Graduation Year


Document Type

Campus Only Senior Thesis



Reader 1

Jennifer Ma

Reader 2

Kevin Carlson

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© 2015 Laura B. Rosenthal


Narcissists are not generally thought of as altruistic individuals. There are certain conditions, however, that may meet the needs of narcissistic individuals and thus elicit altruistic behavior. These conditions include recognition for the act, or adding to narcissists’ already high opinion of themselves through executing the act. Because narcissists also demonstrate impulsivity, it is also possible that a time pressure may induce narcissists as well as impulsive individuals to act altruistically. The aim of this study is to determine in what context, if any, narcissistic and impulsive individuals may display acts of altruism, specifically charitable giving. This study uses a 2 (recognized vs. unrecognized) x 2 (time limited vs. time unlimited) between groups design. Participants will complete a Stop Signal task, a charitable giving task in which recognition and time limit are manipulated, demographic questions, and two measures of narcissism. The expected results are that higher scores on overt narcissism will lead participants to donate in conditions in which they receive recognition for their donation. Higher scores on covert narcissism will lead participants to donate in conditions where they are not recognized. Individuals with higher impulsivity scores as determined by the Stop Signal task will donate in time pressured conditions over time unlimited. And furthermore, impulsivity will act as a mediator between narcissism and charitable giving in time-limited conditions. Finally, implications of these results and future directions for research are discussed.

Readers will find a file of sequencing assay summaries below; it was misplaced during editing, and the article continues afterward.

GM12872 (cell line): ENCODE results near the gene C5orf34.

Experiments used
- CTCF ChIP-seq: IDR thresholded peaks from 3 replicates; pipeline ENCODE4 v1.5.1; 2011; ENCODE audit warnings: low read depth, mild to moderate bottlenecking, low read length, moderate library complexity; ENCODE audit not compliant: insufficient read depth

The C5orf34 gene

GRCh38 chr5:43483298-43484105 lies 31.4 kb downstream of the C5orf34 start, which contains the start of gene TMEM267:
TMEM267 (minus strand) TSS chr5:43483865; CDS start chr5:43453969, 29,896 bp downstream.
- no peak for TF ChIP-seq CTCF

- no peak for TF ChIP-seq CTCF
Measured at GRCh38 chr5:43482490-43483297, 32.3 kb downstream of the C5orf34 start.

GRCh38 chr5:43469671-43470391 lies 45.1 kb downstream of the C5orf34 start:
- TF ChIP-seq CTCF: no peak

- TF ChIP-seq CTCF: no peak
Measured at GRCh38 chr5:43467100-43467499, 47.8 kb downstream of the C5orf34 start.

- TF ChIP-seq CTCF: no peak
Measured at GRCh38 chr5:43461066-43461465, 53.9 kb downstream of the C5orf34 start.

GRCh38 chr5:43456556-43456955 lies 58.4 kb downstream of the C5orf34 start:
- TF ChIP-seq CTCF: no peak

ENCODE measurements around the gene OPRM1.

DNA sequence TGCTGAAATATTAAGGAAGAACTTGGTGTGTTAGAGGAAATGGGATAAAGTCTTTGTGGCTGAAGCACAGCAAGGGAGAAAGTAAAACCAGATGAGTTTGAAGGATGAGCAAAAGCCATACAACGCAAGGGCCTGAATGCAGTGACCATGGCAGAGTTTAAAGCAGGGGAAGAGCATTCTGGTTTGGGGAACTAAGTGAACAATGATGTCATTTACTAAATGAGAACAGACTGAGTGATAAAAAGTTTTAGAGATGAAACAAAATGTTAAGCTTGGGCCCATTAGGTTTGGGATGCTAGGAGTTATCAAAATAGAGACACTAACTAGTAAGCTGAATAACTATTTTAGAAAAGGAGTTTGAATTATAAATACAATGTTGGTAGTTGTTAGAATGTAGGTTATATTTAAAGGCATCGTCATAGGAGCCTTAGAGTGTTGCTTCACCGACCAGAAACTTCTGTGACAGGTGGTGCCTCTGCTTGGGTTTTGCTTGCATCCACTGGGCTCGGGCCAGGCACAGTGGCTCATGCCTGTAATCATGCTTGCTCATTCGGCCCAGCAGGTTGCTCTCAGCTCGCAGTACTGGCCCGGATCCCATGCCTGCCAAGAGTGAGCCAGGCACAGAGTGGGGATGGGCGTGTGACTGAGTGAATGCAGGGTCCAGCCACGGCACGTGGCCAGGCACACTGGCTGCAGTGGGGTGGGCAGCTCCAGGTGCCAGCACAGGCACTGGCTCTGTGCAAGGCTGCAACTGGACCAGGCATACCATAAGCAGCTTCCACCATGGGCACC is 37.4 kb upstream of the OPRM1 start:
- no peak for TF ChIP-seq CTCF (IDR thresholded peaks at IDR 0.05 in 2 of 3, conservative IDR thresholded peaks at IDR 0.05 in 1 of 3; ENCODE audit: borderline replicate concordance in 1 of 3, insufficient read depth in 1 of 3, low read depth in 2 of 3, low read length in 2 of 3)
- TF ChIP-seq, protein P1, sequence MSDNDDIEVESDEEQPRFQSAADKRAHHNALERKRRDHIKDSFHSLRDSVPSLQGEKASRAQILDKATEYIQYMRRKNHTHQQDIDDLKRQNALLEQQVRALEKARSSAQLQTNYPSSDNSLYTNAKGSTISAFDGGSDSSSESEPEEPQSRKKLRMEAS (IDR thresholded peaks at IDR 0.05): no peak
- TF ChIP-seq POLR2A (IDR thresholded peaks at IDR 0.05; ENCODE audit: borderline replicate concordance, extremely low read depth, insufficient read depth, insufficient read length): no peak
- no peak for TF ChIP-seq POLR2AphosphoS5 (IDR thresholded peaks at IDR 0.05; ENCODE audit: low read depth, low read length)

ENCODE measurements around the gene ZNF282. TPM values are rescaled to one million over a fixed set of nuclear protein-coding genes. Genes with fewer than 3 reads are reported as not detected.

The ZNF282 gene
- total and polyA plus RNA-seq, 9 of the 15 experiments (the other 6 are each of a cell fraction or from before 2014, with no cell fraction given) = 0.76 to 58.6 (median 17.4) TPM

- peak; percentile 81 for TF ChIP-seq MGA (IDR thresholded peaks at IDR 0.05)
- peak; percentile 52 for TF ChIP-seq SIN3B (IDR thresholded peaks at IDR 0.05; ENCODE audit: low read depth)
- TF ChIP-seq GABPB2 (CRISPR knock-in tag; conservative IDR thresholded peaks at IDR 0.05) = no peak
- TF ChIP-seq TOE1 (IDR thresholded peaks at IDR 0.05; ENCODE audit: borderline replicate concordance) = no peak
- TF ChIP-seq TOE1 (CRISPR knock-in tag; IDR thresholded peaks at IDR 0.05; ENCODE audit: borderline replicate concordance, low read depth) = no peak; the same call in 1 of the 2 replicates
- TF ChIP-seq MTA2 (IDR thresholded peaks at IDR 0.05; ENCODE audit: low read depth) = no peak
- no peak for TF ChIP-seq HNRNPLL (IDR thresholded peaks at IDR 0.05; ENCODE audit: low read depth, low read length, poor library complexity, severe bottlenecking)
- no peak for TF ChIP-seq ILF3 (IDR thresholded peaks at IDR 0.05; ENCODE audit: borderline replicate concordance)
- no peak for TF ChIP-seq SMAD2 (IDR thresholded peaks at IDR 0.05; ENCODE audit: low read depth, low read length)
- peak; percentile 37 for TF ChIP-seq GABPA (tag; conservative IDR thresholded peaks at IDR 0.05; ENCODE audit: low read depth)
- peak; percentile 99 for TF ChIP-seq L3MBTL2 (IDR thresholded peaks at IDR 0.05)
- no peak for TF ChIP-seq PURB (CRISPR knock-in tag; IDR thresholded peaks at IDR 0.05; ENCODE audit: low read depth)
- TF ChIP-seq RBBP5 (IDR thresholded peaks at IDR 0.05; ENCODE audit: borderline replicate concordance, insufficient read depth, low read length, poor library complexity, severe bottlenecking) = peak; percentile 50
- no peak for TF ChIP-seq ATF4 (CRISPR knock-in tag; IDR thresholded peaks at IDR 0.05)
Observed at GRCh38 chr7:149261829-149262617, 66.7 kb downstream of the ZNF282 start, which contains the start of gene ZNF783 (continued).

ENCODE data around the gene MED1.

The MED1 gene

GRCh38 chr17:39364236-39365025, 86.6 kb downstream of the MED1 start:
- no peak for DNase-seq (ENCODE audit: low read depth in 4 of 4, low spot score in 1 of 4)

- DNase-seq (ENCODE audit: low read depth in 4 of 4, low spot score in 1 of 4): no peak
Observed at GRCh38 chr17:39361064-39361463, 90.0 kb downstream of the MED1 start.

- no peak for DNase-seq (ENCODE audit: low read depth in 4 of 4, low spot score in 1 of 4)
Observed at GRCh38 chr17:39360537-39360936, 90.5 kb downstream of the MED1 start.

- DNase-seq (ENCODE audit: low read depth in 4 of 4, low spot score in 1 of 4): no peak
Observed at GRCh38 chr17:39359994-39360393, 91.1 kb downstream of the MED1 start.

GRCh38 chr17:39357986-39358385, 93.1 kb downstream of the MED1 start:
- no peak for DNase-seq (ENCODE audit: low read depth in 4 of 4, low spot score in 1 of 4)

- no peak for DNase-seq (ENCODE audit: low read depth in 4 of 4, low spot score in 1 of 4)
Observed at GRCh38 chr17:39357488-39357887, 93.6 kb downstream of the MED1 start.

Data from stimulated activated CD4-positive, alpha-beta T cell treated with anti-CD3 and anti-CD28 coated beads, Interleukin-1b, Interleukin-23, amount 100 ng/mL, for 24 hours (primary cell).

This thesis is restricted to the Claremont Colleges current faculty, students, and staff.